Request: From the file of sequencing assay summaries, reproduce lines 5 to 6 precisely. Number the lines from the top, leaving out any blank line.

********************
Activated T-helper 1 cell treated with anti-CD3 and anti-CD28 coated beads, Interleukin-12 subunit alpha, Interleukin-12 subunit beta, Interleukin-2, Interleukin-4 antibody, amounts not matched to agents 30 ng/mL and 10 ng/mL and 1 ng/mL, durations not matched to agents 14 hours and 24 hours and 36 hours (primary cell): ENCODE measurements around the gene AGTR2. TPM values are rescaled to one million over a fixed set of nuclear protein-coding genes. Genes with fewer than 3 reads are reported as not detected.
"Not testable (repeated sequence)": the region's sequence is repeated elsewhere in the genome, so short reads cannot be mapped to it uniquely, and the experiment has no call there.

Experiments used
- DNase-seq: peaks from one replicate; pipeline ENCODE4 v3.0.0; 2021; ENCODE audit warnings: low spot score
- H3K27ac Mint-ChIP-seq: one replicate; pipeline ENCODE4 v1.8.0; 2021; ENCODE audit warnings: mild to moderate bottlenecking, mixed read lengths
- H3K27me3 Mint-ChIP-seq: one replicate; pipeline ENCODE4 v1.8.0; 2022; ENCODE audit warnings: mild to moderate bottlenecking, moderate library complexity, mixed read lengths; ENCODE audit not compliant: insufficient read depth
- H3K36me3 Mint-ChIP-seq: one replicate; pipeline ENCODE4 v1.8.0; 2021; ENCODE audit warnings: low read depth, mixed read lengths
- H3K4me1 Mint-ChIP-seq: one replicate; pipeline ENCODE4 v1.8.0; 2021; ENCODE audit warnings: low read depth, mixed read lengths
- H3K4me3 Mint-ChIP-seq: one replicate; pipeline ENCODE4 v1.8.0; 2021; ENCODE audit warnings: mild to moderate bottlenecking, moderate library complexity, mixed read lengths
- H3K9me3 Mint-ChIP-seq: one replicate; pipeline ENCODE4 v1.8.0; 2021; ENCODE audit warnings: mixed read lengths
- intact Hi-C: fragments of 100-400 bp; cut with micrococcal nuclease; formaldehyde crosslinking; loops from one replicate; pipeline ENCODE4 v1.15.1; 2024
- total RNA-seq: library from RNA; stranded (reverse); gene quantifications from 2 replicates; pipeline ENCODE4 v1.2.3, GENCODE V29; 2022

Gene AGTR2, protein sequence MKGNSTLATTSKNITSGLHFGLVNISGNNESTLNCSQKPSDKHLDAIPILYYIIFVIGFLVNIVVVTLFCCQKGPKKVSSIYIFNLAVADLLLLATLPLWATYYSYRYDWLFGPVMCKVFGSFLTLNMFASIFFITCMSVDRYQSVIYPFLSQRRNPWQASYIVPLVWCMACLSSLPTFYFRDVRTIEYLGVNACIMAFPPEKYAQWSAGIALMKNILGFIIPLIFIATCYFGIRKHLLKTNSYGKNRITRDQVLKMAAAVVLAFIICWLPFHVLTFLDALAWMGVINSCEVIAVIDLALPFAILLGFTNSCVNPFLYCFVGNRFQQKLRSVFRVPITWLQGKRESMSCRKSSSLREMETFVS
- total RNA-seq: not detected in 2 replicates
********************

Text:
- H3K27ac Mint-ChIP-seq: one replicate; pipeline ENCODE4 v1.8.0; 2021; ENCODE audit warnings: mild to moderate bottlenecking, mixed read lengths
- H3K27me3 Mint-ChIP-seq: one replicate; pipeline ENCODE4 v1.8.0; 2022; ENCODE audit warnings: mild to moderate bottlenecking, moderate library complexity, mixed read lengths; ENCODE audit not compliant: insufficient read depth